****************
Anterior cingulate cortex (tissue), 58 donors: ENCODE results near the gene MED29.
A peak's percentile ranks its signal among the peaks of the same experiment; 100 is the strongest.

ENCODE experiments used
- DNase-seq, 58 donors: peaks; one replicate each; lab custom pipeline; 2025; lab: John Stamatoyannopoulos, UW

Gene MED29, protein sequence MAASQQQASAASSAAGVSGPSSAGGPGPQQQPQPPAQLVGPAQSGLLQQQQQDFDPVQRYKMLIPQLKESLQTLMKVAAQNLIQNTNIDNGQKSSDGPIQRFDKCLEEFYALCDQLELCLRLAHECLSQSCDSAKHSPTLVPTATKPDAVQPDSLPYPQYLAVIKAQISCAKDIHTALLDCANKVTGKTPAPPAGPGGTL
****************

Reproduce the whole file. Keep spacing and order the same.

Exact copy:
Anterior cingulate cortex (tissue), 58 donors: ENCODE results near the gene MED29.
A peak's percentile ranks its signal among the peaks of the same experiment; 100 is the strongest.

ENCODE experiments used
- DNase-seq, 58 donors: peaks; one replicate each; lab custom pipeline; 2025; lab: John Stamatoyannopoulos, UW

Gene MED29, protein sequence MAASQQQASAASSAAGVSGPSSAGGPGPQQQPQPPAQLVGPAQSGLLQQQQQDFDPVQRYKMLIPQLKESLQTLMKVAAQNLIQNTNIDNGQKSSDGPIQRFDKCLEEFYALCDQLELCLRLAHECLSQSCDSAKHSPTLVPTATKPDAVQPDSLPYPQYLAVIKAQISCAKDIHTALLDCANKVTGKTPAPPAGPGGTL